Foreign exchange students share education experiences


Seniors Giulia Putti (left) and Eloise Rech look to one another for confirmation while sharing their experiences with seventh hour AP Euro.

AP Euro students received a unique lecture during seventh hour on Tuesday, Nov. 10. Italian exchange student Giulia Putti and French exchange student Eloise Rech gave the class a look into what education is like in their home countries, including how the French Revolution is taught.

Dennis Cox, the class’ instructor, values exposure to cultures in other countries.

“I think culture is an invaluable lesson,” Cox said. “That’s one of the reasons I enjoy traveling and taking students to Europe, for them to see the other cultures of the world and to see how history evolved there.”

Putti was thrilled to have the opportunity to share about her own learning experiences.

“I think it’s the best thing ever to learn [about other cultures],” Putti said. “I think that you don’t learn only by studying books, but you learn by talking to people. So I really liked this.”

The exchange students agreed that studying  in American schools is less challenging than European ones. In both Italy and France, admission into college all depends on one difficult test, on top of daily oral and written exams in class. Additionally, sleeping or phone use during class could result in suspension.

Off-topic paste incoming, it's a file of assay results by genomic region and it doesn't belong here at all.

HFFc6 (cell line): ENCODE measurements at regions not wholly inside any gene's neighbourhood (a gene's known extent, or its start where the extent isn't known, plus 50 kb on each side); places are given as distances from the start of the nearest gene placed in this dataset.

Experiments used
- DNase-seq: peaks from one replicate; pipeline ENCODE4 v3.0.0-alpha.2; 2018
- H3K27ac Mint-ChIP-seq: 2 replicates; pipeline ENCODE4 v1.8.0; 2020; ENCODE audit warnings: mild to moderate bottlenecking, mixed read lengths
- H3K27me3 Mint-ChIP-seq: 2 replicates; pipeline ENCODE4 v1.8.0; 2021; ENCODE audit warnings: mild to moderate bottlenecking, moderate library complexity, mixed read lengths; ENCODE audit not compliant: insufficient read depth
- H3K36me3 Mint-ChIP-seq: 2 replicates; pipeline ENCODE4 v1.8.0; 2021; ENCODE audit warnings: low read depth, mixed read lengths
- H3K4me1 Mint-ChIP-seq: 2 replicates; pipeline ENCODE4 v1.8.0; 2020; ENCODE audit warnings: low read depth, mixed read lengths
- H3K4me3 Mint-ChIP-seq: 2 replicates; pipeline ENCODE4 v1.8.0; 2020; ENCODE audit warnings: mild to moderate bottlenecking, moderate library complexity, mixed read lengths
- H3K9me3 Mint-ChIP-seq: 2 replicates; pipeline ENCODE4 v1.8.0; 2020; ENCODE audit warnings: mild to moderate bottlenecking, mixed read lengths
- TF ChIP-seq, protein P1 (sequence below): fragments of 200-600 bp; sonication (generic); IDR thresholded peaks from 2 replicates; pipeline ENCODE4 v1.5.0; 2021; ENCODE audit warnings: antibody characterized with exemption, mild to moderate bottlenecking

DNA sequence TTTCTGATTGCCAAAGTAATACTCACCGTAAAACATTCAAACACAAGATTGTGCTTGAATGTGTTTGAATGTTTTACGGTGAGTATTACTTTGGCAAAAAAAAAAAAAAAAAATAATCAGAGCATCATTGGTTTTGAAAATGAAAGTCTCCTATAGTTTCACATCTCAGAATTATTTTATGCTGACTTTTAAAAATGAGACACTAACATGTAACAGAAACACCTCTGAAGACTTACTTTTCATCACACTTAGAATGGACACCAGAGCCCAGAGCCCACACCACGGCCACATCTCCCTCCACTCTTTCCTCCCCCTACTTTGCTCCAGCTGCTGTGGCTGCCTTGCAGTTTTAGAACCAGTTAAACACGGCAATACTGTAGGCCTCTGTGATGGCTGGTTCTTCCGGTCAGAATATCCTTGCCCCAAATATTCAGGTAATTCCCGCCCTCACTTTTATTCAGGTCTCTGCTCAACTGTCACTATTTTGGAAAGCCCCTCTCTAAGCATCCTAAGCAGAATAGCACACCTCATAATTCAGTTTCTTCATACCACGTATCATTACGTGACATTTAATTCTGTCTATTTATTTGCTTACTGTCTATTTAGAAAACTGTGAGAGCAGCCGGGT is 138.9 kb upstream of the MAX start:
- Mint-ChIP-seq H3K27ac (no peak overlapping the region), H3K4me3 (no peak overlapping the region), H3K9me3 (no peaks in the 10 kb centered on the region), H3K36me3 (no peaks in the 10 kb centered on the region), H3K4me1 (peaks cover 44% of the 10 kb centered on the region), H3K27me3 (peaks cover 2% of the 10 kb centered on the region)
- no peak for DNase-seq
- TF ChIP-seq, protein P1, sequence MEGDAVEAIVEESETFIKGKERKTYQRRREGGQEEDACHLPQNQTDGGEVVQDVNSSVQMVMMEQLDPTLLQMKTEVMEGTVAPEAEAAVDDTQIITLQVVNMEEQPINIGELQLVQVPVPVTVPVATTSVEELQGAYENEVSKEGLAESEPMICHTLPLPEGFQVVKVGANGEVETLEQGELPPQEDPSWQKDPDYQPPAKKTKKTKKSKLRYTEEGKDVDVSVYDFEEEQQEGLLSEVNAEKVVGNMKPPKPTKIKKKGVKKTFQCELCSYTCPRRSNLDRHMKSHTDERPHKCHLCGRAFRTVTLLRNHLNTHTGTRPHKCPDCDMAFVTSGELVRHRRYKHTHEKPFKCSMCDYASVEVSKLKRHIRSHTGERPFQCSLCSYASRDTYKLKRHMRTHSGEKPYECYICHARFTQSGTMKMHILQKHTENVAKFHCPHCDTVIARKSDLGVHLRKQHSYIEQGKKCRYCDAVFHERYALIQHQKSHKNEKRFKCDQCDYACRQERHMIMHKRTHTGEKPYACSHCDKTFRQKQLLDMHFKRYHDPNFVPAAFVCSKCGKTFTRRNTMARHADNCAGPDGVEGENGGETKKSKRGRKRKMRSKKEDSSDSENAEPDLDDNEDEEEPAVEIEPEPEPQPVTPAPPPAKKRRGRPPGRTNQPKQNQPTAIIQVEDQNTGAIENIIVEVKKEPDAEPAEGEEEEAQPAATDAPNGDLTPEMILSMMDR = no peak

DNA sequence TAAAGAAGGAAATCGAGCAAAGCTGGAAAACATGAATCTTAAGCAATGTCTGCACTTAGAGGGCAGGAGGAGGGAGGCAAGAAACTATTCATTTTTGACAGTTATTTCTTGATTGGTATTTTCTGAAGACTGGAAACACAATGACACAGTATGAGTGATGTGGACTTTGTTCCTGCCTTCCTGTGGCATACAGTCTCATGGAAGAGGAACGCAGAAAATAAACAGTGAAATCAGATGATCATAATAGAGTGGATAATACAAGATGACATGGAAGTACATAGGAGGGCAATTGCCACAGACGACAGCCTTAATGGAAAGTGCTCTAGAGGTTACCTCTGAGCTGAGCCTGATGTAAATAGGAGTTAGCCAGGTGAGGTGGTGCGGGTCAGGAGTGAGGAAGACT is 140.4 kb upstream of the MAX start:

Cox is surprised by the rigor of European schools.

“The thing that amazed me is when they shared about their schooling and the demand on their education versus the demand in America,” Cox said. “Theirs is a lot more demanding.”

Putti noted that she learned in elementary school the material currently being taught in Northwest’s Spanish four course. Nonetheless, living in the United States has been a learning experience for her.

“I learned how people have different attitudes, and people’s tradition, their culture and how to be a member of a family,” Putti said. “It’s completely different. It’s interesting to see how people relate to each other.”

Senior Holly Brown says that hearing from the exchange students was a learning experience for her as well.

“I gained a new perspective on how they learn in Italy and France,” Brown said. “It helps me have a more widespread understanding about what’s going on around the world and not just in the United States.”

Putti is looking forward to giving a new perspective to another class besides Cox’s.

“I’m very excited because now the teacher of government asked me if I can do a presentation about Italy,” Putti said. “I get to talk about my country. I’m very happy when someone asks me for my opinion.”